• MoMA, Floor 2, 202

During the 1980s, New York City teemed with cultural activity—and new venues and mediums for art. Rough-hewn streets still bore the traces of the economic collapse of the 1970s, and many artists responded to urban blight, economic inequality, and the first wave of the AIDS pandemic. At the same time, artists took on the glittering excesses of commodity culture—in a city seen as the finance capital of the world—and the global expansion of the art market. Some, such as Sherrie Levine, even forecasted the end of art itself. Creating work for a growing network of galleries, studios, and storefronts, these artists engaged their local communities and neighborhoods, but they also probed their own personal and private lives. They depicted their friends and lovers, their anxieties and desires—and invented new forms of sculpture and image-making for a changing landscape.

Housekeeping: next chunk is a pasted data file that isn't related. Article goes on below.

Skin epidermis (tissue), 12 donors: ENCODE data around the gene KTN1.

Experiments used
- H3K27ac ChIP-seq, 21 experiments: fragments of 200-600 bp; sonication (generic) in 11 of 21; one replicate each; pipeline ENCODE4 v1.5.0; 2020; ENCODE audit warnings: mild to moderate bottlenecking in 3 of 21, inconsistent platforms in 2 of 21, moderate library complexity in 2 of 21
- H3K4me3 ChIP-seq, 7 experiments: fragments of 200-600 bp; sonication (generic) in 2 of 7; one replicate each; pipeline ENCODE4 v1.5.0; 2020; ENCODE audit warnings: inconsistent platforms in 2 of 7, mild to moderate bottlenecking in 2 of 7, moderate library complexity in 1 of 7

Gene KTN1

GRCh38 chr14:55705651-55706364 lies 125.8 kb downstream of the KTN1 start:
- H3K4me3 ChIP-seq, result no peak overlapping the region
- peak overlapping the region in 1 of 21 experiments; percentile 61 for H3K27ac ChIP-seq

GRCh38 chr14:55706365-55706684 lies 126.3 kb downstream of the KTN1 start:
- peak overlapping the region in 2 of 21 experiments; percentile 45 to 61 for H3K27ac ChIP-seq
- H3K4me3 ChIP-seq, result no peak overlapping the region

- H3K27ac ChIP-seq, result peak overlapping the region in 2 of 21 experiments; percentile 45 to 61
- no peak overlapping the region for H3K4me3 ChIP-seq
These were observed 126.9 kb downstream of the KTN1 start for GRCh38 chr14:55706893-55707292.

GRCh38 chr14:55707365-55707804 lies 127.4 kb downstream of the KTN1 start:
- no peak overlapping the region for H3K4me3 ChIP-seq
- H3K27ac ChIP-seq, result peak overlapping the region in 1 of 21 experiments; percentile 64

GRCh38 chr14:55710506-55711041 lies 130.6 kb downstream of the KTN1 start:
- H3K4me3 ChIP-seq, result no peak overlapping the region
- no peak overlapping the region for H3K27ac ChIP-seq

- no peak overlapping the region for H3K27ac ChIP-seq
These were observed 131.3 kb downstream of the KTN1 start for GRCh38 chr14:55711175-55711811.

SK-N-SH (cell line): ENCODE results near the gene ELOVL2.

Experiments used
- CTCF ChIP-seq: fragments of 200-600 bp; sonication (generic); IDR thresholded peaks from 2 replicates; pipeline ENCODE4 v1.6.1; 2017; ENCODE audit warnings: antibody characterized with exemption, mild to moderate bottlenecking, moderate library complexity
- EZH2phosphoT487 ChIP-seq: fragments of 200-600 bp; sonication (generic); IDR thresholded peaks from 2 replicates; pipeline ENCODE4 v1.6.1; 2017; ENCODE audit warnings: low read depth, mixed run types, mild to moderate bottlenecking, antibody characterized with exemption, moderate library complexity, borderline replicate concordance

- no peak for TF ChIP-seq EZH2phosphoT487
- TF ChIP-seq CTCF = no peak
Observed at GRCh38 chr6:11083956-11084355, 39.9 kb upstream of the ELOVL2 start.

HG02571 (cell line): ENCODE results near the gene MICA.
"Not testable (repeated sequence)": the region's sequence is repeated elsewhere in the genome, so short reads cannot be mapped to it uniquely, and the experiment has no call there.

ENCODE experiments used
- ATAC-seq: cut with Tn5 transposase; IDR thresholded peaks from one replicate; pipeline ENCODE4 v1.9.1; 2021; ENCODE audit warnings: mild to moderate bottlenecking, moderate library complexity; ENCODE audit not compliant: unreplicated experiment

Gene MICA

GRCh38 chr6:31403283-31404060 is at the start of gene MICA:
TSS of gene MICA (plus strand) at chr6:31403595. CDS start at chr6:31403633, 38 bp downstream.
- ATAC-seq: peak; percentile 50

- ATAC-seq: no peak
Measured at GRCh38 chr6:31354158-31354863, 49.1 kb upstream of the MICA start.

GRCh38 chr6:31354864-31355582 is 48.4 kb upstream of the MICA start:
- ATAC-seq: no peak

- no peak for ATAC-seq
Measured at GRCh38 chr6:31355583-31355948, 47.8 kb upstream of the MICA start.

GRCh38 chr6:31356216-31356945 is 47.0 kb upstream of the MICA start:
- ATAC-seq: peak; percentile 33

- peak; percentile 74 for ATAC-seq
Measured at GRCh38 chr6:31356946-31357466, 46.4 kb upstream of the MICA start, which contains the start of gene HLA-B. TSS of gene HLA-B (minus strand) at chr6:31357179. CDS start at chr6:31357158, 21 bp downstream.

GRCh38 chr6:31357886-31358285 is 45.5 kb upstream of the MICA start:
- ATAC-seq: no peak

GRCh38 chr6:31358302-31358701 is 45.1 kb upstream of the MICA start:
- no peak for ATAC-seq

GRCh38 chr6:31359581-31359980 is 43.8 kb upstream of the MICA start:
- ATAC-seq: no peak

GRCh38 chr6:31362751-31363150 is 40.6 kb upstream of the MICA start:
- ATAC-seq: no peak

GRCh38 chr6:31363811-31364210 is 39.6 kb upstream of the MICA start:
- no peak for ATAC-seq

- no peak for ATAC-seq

17 works online


Installation images

How we identified these works

In 2018–19, MoMA collaborated with Google Arts & Culture Lab on a project using machine learning to identify artworks in installation photos. That project has concluded, and works are now being identified by MoMA staff.

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